Our tendancy to organise

Updated: Oct 2

Painters notoriously like to get some colour on a blank canvas as quickly as possible because starting with a clean, white space is very hard. Why?


Well, Sean Tucker explores beautifully in his book ‘The Meaning in the Making’ [1] why we are driven to create (I highly recommend this book if you are in any way creative, and I think we all are) and upfront he describes how as humans we are innately driven to create order from chaos. Please read the book for a much fuller and more eloquent description, but from this I understood that we are constantly trying to organise and take control of different aspects of our lives, and art is another way in which we try and make sense of our world. Once I got my head around this concept, suddenly a lot of things made sense.


It’s why it’s so satisfying finally getting a room tidied up, organising out a messy cupboard or getting the garden sorted out after winter. It’s also why starting with a clean, fresh canvas is difficult because you are starting with order; and it’s counterintuitive to interfere with that.


It’s also why I find it much easier to play around with whatever half-used materials are available and see what I can create, than to walk into a perfectly ordered art shop and purchase exactly what I would like. Brand new materials can be a bit scary and intimidating because they are beautifully ordered! I remember once as a child going to spend a gift voucher in an art store and being determined that I would try some new materials. The only way I could do this without being intimidated was to walk around with a basket and just grab random things that caught my interest without thinking too much about it. Then I got them home and tried to figure out what I could do with them - I created chaos and then tried to make order of it. Sort of like a ‘Ready Steady Cook’ for art (now wouldn’t that be a great TV show)!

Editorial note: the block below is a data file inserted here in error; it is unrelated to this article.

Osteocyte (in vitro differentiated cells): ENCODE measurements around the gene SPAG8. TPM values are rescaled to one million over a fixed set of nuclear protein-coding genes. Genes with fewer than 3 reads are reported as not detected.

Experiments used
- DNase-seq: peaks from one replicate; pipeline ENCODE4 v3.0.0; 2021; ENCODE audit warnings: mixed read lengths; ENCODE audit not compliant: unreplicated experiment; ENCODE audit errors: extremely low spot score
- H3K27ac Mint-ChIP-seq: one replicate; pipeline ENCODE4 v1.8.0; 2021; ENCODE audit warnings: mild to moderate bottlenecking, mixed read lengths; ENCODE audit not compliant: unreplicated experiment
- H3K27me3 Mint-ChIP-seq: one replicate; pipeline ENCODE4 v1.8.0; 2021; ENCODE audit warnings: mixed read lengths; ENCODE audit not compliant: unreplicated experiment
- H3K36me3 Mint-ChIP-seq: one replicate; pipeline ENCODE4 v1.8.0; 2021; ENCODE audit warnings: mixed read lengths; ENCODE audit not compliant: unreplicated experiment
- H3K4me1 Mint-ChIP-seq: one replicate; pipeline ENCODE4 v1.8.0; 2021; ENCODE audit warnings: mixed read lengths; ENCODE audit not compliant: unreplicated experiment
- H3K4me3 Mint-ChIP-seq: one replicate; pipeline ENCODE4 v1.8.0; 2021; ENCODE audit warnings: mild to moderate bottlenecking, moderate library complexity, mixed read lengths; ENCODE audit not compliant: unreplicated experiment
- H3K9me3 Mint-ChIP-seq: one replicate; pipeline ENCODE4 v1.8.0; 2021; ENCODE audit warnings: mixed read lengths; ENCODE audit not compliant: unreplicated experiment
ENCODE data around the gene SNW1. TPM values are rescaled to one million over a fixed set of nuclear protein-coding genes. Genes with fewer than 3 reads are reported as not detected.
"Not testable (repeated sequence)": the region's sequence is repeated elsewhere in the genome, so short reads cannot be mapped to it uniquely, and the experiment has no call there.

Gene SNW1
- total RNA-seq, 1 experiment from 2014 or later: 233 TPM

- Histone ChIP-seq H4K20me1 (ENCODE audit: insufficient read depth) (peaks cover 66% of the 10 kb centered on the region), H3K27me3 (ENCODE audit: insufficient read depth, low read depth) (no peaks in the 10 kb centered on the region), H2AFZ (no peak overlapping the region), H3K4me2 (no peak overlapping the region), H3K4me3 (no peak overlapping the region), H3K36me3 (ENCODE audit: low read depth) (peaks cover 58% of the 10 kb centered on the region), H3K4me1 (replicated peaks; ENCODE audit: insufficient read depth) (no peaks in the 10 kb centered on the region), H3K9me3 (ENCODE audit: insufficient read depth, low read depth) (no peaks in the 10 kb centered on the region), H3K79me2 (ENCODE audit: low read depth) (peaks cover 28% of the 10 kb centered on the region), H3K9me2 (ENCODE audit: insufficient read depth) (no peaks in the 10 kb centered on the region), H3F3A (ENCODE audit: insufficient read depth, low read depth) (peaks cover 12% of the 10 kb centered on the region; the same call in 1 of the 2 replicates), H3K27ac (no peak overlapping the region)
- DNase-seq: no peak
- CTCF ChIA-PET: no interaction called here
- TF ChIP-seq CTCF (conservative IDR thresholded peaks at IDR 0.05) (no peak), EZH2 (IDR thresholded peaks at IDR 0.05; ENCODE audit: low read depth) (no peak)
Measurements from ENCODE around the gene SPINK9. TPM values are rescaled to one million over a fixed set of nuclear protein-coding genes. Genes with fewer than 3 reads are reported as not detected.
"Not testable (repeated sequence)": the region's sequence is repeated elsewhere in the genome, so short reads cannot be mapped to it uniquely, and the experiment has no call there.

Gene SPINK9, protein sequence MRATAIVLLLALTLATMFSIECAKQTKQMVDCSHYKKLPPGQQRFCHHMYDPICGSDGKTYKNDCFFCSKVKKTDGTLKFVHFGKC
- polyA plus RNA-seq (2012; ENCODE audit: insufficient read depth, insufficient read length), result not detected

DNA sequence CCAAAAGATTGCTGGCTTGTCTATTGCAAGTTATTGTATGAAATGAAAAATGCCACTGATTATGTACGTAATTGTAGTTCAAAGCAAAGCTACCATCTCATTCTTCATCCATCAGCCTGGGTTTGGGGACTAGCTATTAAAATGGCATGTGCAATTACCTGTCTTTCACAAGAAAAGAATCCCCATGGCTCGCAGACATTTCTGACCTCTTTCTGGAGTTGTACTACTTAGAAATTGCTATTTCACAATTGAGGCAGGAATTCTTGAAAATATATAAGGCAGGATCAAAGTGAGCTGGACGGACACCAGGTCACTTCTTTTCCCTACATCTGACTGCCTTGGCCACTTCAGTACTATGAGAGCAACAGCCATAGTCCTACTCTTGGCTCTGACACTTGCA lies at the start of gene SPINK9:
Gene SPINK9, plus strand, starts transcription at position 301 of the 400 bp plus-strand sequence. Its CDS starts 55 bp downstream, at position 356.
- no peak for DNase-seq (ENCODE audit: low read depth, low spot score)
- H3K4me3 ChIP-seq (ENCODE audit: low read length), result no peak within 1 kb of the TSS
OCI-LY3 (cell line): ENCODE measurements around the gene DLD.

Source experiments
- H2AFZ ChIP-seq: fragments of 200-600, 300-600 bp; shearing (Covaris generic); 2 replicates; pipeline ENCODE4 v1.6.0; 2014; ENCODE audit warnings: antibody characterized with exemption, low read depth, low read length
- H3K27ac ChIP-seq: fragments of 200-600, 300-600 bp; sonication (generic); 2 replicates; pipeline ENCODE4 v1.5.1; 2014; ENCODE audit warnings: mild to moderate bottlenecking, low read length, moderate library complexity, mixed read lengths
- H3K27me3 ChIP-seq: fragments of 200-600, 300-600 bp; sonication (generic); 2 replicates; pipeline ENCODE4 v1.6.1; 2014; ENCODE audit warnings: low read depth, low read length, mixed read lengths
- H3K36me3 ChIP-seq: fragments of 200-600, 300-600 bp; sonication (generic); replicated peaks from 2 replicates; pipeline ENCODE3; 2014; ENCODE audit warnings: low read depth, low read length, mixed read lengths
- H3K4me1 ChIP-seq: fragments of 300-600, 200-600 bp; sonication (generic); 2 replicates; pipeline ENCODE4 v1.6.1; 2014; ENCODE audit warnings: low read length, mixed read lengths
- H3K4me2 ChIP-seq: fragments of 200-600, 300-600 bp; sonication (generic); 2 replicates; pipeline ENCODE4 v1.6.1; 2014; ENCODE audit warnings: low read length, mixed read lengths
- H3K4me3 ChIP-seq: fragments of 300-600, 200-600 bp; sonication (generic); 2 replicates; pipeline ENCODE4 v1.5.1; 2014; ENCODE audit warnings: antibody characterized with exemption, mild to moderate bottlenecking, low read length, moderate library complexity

We are happiest when we can find connections and link things back to a common origin (a friend of a friend is better than a stranger). It fulfils our need to restore order from chaos. Connections reassure us. I always tried to piece together the elements of science and make a story even though we can usually never definitively say that that is the story; we can only lay out the evidence. When an artist makes a piece of art, they bring different elements together so that these different elements work together, make sense…perhaps tell a story and make something beautiful.


Much like a piece of art, the brain takes many different inputs and makes sense of them. And we interpret the result based on our own personal experiences.


And we don’t just have this mentality with objects - we also apply it to the way we think. As children, we are taught how to sort things into discrete categories and this helps us make sense of them and understand what we are dealing with. And we keep trying to do this throughout our lives…but it isn’t always appropriate.


Biologists used to think that all living things could be organised into discrete categories but we then discovered that this system wasn’t appropriate, as the relationship of living things can better be depicted as a tree, where everything is ultimately connected.


We have a tendency to try to categorise people when it may be more appropriate to remember, as much as it goes against our innate tendency to ‘organise’, that every single person is different, everyone is capable of doing many things, and everyone responds to different things in different ways at different times.


I appear to be both a Human Biologist and an Artist. Two careers that I always thought were discrete and yet here I am. I started with an interest in people and this is where it has led me...

[1] Tucker S. The Meaning in the Making. Rocky Nook; San Rafael, CA, 31 August 2021.

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